In January 1969, the Beatles convened in Twickenham Film Studios with the ill-defined goal of getting back in front of a live audience, somehow, for the first time since 1966. It had been a hard, dispiriting 18 months: Brian Epstein, their beloved manager, had died of a drug overdose in August 1967. Since then, they’d released the Magical Mystery Tour film, their first flop, and bickered endlessly over the tracklist for what would come to be known as “The White Album.” The Get Back sessions were the equivalent of a last-ditch retreat to save a marriage. There was going to be a documentary, or maybe a TV special, and then a live performance somewhere—maybe on a boat, maybe in a torchlit African amphitheater. Maybe an orphanage? Maybe they wouldn’t perform at all. They weren’t sure what they were doing, but it had to be something: Here they were, and here was the camera crew. Surely they would figure it out.
In the canonical Beatles story, the film and album Let It Be has always been a chapter about foundering and malaise, the first moment when the Fab Four couldn’t figure it out. This was supposedly when Paul’s increasingly authoritarian grip drove everyone else crazy, eventually leading to George quitting the band. This was when the seeds of their legal struggles began, as John started taking meetings with Allen Klein, the manager of the Rolling Stones and one of the best snake-in-the-garden figures in rock history. This was the beginning of the end. When the original film was released in 1970, after the band’s breakup, it was received as grim evidence for just how bad things had gotten.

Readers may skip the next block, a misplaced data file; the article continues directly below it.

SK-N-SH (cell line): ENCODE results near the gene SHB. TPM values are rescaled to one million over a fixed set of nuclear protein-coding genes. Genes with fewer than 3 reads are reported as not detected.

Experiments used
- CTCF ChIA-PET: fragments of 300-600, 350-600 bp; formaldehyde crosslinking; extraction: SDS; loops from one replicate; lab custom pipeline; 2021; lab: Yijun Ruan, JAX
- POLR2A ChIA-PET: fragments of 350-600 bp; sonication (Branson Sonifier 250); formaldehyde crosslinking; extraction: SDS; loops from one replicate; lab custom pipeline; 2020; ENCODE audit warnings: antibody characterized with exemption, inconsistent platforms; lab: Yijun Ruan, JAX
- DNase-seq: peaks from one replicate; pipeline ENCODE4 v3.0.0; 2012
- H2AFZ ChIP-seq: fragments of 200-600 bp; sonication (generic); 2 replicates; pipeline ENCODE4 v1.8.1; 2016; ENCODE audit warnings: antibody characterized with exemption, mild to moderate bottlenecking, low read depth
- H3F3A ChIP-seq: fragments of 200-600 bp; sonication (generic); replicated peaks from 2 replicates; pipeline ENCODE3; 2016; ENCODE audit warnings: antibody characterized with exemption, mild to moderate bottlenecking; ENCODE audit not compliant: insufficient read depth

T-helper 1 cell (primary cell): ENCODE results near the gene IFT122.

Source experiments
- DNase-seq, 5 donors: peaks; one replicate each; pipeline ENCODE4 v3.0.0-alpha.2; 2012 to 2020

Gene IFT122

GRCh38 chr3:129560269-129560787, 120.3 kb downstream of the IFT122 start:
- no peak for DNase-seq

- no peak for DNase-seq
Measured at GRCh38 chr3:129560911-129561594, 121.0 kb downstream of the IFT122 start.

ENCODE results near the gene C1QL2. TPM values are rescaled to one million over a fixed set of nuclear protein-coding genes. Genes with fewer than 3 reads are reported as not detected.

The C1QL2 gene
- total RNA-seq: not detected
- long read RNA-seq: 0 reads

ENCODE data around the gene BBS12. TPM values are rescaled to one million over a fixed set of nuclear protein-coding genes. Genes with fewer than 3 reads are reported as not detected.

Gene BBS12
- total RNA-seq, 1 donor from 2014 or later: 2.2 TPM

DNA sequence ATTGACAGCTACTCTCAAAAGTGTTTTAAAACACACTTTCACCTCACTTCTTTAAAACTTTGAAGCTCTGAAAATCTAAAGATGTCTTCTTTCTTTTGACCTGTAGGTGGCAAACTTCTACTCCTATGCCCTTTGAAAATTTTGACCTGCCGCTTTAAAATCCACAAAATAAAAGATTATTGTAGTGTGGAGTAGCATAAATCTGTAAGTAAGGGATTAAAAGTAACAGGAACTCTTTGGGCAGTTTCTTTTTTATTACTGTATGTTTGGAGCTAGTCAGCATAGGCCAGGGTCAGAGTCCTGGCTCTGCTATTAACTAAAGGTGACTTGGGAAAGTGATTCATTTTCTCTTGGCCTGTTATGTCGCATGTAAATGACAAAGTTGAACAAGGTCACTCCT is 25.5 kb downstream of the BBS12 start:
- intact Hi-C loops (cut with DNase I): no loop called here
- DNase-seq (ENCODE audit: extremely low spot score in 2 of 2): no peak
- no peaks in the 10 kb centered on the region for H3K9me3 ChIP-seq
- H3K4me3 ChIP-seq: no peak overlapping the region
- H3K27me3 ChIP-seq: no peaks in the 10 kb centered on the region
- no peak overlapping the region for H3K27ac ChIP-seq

But when director Peter Jackson was asked a few years ago by the surviving Beatles to revisit the footage shot for Let It Be, and cut it into an all-new documentary, he combed through more than 60 hours of video and 150 hours of audio, and found an altogether different story. This was not the Beatles in misery, he told reporters—this was the Fab Four laughing, reconnecting, rehearsing not just the songs for Let It Be but half of Abbey Road and many numbers that would go on to dot John, Paul, and George’s solo records. The story as we knew it was totally wrong. When Jackson screened the results for McCartney, McCartney himself was blown away by what Jackson had found. He felt vindicated. “It was so reaffirming to me,” he told The Sunday Times in 2020.